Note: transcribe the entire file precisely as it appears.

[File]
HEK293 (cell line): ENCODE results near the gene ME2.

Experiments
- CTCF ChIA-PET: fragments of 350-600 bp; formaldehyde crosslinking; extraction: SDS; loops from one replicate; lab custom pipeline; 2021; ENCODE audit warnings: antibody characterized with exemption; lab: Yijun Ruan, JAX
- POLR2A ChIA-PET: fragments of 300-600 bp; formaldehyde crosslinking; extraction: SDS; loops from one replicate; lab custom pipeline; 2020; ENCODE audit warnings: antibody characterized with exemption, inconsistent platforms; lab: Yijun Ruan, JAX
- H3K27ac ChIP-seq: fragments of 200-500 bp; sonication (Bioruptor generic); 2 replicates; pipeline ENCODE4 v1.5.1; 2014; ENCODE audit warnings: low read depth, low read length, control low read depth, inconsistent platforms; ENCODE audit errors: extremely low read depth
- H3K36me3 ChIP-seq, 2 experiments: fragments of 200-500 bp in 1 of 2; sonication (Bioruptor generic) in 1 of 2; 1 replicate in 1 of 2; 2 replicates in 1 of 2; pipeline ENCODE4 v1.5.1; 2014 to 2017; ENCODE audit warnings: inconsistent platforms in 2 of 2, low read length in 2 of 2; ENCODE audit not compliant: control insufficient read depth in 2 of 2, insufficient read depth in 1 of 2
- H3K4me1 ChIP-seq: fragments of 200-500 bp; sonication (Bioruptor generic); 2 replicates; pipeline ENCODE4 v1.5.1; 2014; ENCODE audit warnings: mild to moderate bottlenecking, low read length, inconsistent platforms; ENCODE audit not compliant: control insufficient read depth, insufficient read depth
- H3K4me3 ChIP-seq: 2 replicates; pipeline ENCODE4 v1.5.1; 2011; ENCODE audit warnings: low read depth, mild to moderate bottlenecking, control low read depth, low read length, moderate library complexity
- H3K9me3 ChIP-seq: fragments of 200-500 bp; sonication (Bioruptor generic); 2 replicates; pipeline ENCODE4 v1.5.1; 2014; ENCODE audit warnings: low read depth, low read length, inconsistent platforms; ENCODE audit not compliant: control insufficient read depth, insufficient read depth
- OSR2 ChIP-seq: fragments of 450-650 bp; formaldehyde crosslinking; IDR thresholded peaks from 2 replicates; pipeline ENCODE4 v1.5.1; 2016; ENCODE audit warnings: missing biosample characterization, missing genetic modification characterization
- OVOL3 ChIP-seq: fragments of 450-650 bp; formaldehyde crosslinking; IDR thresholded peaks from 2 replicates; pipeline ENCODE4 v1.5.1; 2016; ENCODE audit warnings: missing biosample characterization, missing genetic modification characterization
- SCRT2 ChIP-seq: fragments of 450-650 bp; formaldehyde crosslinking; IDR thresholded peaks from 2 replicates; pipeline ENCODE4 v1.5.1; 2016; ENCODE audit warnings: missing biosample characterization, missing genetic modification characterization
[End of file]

HEK293 (cell line): ENCODE results near the gene ME2.

Experiments
- CTCF ChIA-PET: fragments of 350-600 bp; formaldehyde crosslinking; extraction: SDS; loops from one replicate; lab custom pipeline; 2021; ENCODE audit warnings: antibody characterized with exemption; lab: Yijun Ruan, JAX
- POLR2A ChIA-PET: fragments of 300-600 bp; formaldehyde crosslinking; extraction: SDS; loops from one replicate; lab custom pipeline; 2020; ENCODE audit warnings: antibody characterized with exemption, inconsistent platforms; lab: Yijun Ruan, JAX
- H3K27ac ChIP-seq: fragments of 200-500 bp; sonication (Bioruptor generic); 2 replicates; pipeline ENCODE4 v1.5.1; 2014; ENCODE audit warnings: low read depth, low read length, control low read depth, inconsistent platforms; ENCODE audit errors: extremely low read depth
- H3K36me3 ChIP-seq, 2 experiments: fragments of 200-500 bp in 1 of 2; sonication (Bioruptor generic) in 1 of 2; 1 replicate in 1 of 2; 2 replicates in 1 of 2; pipeline ENCODE4 v1.5.1; 2014 to 2017; ENCODE audit warnings: inconsistent platforms in 2 of 2, low read length in 2 of 2; ENCODE audit not compliant: control insufficient read depth in 2 of 2, insufficient read depth in 1 of 2
- H3K4me1 ChIP-seq: fragments of 200-500 bp; sonication (Bioruptor generic); 2 replicates; pipeline ENCODE4 v1.5.1; 2014; ENCODE audit warnings: mild to moderate bottlenecking, low read length, inconsistent platforms; ENCODE audit not compliant: control insufficient read depth, insufficient read depth
- H3K4me3 ChIP-seq: 2 replicates; pipeline ENCODE4 v1.5.1; 2011; ENCODE audit warnings: low read depth, mild to moderate bottlenecking, control low read depth, low read length, moderate library complexity
- H3K9me3 ChIP-seq: fragments of 200-500 bp; sonication (Bioruptor generic); 2 replicates; pipeline ENCODE4 v1.5.1; 2014; ENCODE audit warnings: low read depth, low read length, inconsistent platforms; ENCODE audit not compliant: control insufficient read depth, insufficient read depth
- OSR2 ChIP-seq: fragments of 450-650 bp; formaldehyde crosslinking; IDR thresholded peaks from 2 replicates; pipeline ENCODE4 v1.5.1; 2016; ENCODE audit warnings: missing biosample characterization, missing genetic modification characterization
- OVOL3 ChIP-seq: fragments of 450-650 bp; formaldehyde crosslinking; IDR thresholded peaks from 2 replicates; pipeline ENCODE4 v1.5.1; 2016; ENCODE audit warnings: missing biosample characterization, missing genetic modification characterization
- SCRT2 ChIP-seq: fragments of 450-650 bp; formaldehyde crosslinking; IDR thresholded peaks from 2 replicates; pipeline ENCODE4 v1.5.1; 2016; ENCODE audit warnings: missing biosample characterization, missing genetic modification characterization